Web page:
Regardless, Nawaz has put the ball in flight and others should carry it to the goalpost. In fact, as noted before, this is an area that needs a full-length book treatment. The higher defense reorganization is not only important in and of itself, but it is also imperative for its downward cascading effect to what I once described in an article for Hilal as “the adaptive NCO.” Such a conversation will also involve other aspects of recruitment, training, equipment procurement, specializations and sub-specializations et cetera.
Today’s wars are multifaceted. Just like not every Test player can be played in an ODI or a T20, not every officer and soldier can be shunted around from one type of operations to a completely different type of operations. So, perhaps, we need specialist armies within the Army.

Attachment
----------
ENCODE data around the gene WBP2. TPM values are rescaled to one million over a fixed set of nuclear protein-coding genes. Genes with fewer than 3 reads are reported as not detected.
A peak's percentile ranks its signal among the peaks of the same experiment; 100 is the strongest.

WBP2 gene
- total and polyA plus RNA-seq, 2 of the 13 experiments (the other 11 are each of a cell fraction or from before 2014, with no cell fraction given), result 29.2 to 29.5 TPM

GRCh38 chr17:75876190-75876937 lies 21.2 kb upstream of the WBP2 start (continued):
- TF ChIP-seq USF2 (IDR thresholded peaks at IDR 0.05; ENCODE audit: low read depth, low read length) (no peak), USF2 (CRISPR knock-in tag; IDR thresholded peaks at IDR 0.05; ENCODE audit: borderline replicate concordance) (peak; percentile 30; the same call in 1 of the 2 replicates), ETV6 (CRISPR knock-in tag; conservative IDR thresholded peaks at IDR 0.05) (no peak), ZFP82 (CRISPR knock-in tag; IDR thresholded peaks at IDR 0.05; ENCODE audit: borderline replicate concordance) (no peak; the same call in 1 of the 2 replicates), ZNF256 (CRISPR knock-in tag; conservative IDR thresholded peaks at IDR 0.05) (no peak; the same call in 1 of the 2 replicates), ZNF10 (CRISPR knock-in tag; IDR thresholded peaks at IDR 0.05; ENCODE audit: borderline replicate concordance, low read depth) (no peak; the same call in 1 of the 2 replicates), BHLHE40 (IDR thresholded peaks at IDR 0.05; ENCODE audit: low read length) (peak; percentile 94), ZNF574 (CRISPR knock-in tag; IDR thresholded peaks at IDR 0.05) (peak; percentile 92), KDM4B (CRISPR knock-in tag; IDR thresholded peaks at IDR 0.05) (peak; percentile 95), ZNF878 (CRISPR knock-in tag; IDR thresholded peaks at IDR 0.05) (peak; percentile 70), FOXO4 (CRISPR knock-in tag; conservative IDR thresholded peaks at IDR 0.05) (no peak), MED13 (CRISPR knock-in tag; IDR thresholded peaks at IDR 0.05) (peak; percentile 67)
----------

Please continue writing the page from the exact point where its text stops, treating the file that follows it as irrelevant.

Nawaz’ book, however, is not technical, even as he discusses technicalities where such discussion is imperative. The language is lucid, though the editors could have done a better job of checking typos. There are anecdotes and events gleaned from documents and interviews. Whether they deal with Kargil or the games that were being played among the troika in the nineties, or how Nawaz Sharif likes to (mis)govern, the information is rich and fascinating. There’s everything in Crossed Swords for different types of readers.
Haider is editor of national-security affairs at Capital TV. He was a Ford Scholar at the Program in Arms Control, Disarmament and International Security at the University of Illinois at Urbana-Champaign, and a visiting fellow at the Brookings Institution, Washington, D.C. He tweets @ejazhaider